6 dataset lists curated by data scientists

The list is a collection of six great dataset lists from both famous data scientists and those who aren’t well-known.

Reference: 6 dataset lists curated by data scientists

Government develops software differently

… I suspect their approach works for projects like flying astronauts to the moon, or shooting ICBMs at the Soviet Union, where there’s no chance to try things out before you go “live.” They have to work the first time. And in some cases security is a huge issue, and you don’t want too many people to understand the whole project.

Norway To Digitize All Norwegian Books, Allowing Domestic IP Addresses To Read All Of Them, Irrespective Of Copyright Status

The National Library of Norway is planning to digitize all the books by the mid 2020s. Yes. All. The. Books. In Norwegian, at least. Hundreds of thousands of them. Every book in the library’s holdings.

If you happen to be in Norway, as measured by your IP address, you will be able to access all 20th-century works, even those still under copyright. Non-copyrighted works from all time periods will be available for download.


10 Online Tools for Creating Infographics and Charts

Check out the following article about 10 online tools for creating infographics and charts.

10 Online Tools for Creating Infographics and Charts

Data Mining Exposes Embarrassing Problems for Massive Open Online Courses

Earlier this month, researchers at the University of Pennsylvania reported that the online classes it offered had failed miserably. Only about half of the students who registered ever viewed a lecture and only 4 percent completed a course.

Today, Christopher Brinton at Princeton University and a few pals offer their view. These guys have studied the behaviour in online discussion forums of over 100,000 students taking massive open online courses (or MOOCs).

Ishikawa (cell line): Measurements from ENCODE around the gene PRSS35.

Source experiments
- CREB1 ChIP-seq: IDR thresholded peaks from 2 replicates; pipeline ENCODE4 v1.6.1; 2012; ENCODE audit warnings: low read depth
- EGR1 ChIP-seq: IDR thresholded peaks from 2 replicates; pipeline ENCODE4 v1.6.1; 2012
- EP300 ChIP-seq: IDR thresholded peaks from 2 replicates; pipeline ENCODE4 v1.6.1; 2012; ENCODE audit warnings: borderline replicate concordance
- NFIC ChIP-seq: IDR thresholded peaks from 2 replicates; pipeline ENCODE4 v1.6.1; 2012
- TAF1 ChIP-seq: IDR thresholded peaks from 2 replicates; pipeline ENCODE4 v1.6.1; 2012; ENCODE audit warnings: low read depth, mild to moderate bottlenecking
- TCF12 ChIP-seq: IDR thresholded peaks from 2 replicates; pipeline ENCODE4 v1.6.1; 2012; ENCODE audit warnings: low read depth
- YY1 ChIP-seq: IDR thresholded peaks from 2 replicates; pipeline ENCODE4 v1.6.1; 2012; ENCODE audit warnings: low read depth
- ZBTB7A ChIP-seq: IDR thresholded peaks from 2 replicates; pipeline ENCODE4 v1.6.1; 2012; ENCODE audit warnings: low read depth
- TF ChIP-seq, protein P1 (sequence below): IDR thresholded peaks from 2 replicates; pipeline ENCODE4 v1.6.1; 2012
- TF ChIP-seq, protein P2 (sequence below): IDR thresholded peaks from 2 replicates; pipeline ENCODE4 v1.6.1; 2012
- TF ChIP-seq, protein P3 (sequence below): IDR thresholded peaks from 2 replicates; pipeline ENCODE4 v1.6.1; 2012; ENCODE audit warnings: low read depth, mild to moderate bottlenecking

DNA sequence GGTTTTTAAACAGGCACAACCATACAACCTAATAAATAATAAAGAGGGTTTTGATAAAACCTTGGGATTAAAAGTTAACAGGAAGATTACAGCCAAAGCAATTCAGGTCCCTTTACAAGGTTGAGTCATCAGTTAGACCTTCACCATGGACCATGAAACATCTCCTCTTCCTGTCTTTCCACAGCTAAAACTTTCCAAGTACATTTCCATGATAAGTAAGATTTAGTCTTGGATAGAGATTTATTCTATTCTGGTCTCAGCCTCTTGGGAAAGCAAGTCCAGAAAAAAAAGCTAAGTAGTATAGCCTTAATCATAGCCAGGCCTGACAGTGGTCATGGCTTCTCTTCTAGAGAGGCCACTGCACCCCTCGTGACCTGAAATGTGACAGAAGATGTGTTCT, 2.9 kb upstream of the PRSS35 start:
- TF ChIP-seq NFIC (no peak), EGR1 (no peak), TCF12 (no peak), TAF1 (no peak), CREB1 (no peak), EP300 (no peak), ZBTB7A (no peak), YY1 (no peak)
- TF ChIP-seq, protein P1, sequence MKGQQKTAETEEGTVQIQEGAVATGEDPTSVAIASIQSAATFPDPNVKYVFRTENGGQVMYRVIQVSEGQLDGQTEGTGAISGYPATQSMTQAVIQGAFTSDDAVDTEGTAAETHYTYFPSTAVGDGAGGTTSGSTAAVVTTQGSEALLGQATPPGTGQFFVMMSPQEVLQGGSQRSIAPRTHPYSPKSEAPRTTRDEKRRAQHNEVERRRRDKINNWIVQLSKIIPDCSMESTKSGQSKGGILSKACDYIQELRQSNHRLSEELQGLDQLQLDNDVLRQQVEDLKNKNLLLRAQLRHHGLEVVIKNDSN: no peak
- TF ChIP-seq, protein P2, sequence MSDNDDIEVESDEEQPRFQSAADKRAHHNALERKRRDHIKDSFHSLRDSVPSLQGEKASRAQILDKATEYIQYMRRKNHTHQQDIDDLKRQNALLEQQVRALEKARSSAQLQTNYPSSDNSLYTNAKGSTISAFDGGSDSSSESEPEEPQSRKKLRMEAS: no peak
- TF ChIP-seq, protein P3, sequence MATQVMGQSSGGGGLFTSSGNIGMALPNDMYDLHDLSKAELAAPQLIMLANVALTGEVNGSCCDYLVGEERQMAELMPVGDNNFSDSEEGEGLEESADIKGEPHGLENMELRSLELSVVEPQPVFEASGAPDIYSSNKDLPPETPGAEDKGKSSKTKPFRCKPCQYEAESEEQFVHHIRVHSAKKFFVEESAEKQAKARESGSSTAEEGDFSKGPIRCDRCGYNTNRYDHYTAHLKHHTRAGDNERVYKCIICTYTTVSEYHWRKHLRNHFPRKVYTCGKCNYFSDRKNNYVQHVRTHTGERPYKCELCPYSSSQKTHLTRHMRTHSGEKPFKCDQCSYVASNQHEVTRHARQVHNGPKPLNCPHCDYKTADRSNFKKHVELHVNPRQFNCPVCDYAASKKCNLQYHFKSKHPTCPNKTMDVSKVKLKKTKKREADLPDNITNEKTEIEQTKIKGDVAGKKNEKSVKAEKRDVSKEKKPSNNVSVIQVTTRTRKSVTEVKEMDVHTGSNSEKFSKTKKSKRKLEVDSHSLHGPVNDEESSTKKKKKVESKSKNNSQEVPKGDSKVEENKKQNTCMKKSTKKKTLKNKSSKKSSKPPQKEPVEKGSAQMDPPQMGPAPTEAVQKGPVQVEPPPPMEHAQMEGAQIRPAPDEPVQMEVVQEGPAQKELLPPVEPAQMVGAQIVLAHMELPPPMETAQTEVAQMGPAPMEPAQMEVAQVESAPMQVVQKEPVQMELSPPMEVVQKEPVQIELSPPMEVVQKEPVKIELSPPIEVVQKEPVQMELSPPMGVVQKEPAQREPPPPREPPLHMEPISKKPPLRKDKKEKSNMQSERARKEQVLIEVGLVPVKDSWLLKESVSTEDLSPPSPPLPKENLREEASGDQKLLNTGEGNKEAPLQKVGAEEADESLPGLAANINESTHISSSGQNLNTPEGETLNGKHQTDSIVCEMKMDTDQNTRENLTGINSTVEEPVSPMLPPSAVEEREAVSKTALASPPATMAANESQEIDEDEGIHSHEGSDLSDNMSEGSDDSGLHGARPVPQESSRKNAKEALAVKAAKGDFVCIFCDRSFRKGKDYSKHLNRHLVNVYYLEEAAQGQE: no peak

Brinton and co say they’ve found various correlations with the drop. One of these is the amount of peer-graded homework on the course, a factor which moderately increases the rate of decline. More worrying is the discovery that teacher involvement in a thread seems to accelerate the decline (although it also increases the number of posts).

After Setbacks, Online Courses Are Rethought

A recent University of Pennsylvania study of a million users of massive open online courses (MOOCs) found that, on average, only about 50 percent of those who registered for a course ever viewed a lecture, and only about 4 percent completed the courses. Although MOOCs were started with the goal of providing courses for students in poor countries with little access to higher education, the study found that about 80 percent of those taking MOOCs had already earned a degree of some kind. In response to some of the initial shortcomings of several MOOC programs, their designers are making changes to broaden their appeal. For example, edX is producing videos to use in some high school Advanced Placement classes, and Coursera is experimenting with using its courses, along with a facilitator, in small discussion classes at some U.S. consulates. In addition, Udacity is revamping its software so future students could have more time to work through the courses. “We are seeing significant improvement in learning outcomes and student engagement,” says Udacity founder and Stanford University professor Sebastian Thurn. Meanwhile, some MOOC pioneers are developing a connectivist MOOC model, which is more about the connections and communications among students than about the content delivered by a professor.


Gates Foundation Big Data Grants Stress Open Data

The Bill and Melinda Gates Foundation has allocated six $100,000 grants to projects for the purpose of “increasing interoperability of social good data.” The grants mark the first time the foundation has made data an element in its Grand Challenges. Among the grants’ recipients are NetHope, a U.S. nonprofit that aims to improve information management following a natural disaster, and Development Initiatives Poverty Research, a U.K. nonprofit striving to devise an open-resource toolkit to create interoperable datasets for ending poverty. Also receiving a grant is a University of Michigan research team led by professor H.V. Jagadish, who is developing tools to link incompatible data sets. Jagadish says improving policymakers’ decisions is the goal of his project, and he plans to employ data available through the data.gov clearinghouse to develop a prototype to show that his effort can generate meaningful ways to compare public data, and to make queries such as “Does better primary school education lower crime rates?” The Gates Foundation’s Victoria Vrana says the overriding goal of the grants is to have foundations, nonprofit leaders, and citizens more informed by data in what they fund and how they do their work by combining people’s observations with thorough analysis.